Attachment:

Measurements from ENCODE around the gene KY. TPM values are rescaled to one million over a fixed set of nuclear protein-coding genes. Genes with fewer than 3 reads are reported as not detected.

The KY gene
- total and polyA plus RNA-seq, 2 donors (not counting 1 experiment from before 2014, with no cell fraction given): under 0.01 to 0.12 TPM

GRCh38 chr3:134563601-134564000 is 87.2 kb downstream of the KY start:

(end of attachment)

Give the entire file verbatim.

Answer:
Measurements from ENCODE around the gene KY. TPM values are rescaled to one million over a fixed set of nuclear protein-coding genes. Genes with fewer than 3 reads are reported as not detected.

The KY gene
- total and polyA plus RNA-seq, 2 donors (not counting 1 experiment from before 2014, with no cell fraction given): under 0.01 to 0.12 TPM

GRCh38 chr3:134563601-134564000 is 87.2 kb downstream of the KY start: